“John Dengler’s Capital for 5 cents is a gentleman’s smoke,” advertised the Daily Tribune.
Cigar making used to be a significant industry in La Crosse, and the town once was home to more than two dozen cigar factories.
Most of them were smaller-scale operations. The industry was practically eliminated by the late 1930s: Local factories couldn’t compete with the nationally advertised brands or keep up with change from handmade to machine-made cigars.
The average pay for a worker rolling cigars was about 70 cents for every 100 cigars.
One worker could usually hand roll 400 to 500 cigars in a day, though that was in an assembly-line model of production, with other people doing different parts of the manufacturing process such as breaking bunches, and dampening the rolled tobacco so the cigars wouldn’t dry and crack, as well as capping and storing them.
If a worker were to do the entirety of this process from beginning to end, a good roller could make about 100 to 150 cigars in a work day.
The history of the John Dengler Cigar Co. is very interestingly tied to the history of La Crosse.
John Dengler was born in Austria and came to the U.S. with his parents in 1856, when he was 7.
He entered the cigar manufacturing industry at age 11 and became a journeyman at age 15. He eventually became a foreman at the Pamperin Cigar Co, but he left with a number of other workers when they wanted to form a union. They formed the John Dengler Cigar Co., which was located on the southwest corner of Third and State streets.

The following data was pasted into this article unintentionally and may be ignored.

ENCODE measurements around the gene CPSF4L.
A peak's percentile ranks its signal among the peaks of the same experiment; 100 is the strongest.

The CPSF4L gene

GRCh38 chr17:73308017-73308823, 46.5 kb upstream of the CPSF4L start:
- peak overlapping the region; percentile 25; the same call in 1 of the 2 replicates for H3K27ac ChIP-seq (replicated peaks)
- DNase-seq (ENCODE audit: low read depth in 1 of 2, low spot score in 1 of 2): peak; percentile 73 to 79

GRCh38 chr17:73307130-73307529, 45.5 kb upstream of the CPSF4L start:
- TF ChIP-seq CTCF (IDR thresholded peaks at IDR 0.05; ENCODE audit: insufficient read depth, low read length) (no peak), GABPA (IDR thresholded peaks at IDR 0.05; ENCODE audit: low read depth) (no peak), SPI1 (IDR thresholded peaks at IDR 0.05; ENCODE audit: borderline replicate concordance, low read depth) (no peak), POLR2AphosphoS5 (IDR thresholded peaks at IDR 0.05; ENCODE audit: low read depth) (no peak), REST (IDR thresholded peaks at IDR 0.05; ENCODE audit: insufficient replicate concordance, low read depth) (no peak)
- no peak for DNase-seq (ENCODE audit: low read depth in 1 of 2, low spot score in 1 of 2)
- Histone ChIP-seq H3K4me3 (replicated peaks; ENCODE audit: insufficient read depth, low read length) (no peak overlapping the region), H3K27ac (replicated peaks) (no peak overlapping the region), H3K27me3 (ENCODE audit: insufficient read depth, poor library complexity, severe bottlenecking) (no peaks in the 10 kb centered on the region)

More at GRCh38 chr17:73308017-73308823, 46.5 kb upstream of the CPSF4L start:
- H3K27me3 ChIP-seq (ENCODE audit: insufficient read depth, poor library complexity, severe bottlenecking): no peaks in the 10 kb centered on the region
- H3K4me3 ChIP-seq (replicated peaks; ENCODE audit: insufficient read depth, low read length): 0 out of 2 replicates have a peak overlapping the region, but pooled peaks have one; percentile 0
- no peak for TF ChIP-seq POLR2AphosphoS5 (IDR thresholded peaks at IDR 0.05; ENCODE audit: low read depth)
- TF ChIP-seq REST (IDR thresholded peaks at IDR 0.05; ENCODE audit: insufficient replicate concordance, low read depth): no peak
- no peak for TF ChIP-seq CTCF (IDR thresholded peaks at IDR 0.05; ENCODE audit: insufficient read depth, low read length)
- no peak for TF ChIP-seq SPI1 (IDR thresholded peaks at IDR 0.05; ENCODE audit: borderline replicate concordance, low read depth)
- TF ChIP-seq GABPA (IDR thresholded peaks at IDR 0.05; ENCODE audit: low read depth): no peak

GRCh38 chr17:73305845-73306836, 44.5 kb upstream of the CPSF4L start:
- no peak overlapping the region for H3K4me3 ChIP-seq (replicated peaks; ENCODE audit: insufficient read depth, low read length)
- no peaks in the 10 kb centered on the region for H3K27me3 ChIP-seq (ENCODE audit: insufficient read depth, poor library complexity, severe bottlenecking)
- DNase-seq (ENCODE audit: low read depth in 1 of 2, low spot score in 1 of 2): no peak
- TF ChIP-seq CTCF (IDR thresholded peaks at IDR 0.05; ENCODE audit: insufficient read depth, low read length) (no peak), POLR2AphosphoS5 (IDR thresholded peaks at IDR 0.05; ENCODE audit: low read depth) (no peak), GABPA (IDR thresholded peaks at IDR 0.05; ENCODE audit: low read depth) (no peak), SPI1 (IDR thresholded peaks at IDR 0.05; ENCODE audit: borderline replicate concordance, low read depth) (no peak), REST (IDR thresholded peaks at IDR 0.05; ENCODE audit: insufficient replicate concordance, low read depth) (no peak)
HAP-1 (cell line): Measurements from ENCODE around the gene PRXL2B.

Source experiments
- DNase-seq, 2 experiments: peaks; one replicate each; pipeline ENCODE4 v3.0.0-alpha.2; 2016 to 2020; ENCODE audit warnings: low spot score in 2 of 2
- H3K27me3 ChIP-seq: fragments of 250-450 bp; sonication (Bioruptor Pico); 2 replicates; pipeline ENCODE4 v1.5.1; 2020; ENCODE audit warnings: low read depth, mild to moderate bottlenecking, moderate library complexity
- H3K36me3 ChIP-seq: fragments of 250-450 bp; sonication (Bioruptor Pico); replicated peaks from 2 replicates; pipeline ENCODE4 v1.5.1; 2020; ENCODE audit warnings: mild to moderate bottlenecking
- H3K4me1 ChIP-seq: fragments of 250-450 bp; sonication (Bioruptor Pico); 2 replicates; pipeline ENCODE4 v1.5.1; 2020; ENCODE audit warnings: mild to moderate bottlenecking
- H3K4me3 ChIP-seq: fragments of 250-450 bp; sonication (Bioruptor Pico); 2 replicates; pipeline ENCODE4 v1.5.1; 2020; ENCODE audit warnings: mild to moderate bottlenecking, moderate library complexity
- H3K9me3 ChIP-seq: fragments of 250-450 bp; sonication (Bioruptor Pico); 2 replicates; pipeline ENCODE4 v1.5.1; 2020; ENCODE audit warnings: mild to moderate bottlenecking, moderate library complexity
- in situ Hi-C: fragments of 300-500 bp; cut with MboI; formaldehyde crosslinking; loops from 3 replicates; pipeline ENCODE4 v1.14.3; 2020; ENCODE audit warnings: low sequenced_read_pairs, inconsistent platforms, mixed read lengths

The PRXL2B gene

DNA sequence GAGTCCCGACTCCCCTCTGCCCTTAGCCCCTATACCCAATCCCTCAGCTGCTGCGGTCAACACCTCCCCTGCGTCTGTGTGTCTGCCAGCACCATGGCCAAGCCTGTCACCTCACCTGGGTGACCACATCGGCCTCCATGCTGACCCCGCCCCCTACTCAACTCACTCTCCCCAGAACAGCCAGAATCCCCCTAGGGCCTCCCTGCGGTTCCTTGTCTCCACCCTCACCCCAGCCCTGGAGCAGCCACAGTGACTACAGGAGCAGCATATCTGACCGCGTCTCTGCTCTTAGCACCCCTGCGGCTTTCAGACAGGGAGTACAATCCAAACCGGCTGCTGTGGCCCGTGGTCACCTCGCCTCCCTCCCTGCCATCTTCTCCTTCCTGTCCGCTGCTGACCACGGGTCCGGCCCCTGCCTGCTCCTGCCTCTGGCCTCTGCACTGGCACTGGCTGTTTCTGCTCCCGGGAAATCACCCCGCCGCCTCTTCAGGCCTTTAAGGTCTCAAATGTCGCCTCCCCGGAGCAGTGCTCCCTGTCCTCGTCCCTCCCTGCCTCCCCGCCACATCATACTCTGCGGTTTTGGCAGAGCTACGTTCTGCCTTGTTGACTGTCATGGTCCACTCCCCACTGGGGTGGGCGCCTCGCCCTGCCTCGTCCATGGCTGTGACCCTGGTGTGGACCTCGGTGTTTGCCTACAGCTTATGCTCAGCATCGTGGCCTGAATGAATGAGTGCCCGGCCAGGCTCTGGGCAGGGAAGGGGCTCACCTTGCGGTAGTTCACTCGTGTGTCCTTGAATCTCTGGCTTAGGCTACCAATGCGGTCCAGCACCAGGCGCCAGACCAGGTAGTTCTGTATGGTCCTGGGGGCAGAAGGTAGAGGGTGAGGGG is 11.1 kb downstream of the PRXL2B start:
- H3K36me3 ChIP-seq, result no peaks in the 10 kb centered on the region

Dengler was very involved in local politics and helped shape the growth of the city of La Crosse. During his two terms as mayor, from 1889 to 1891 and 1911 to 1913, he helped create a bridge from Wisconsin into Minnesota.
Dengler was on the police and fire commission for 14 years and served as the president of the Board of Trade. Somewhat like today’s Chamber of Commerce, the Board of Trade helped develop economic opportunities for La Crosse, and Dengler was a great booster of the young city.
This cigar box dates to the 1880s, when the many saloons in town sold only handmade cigars, and cigarettes had yet to make inroads into the business. It and other local cigar boxes can be seen in our online collections database.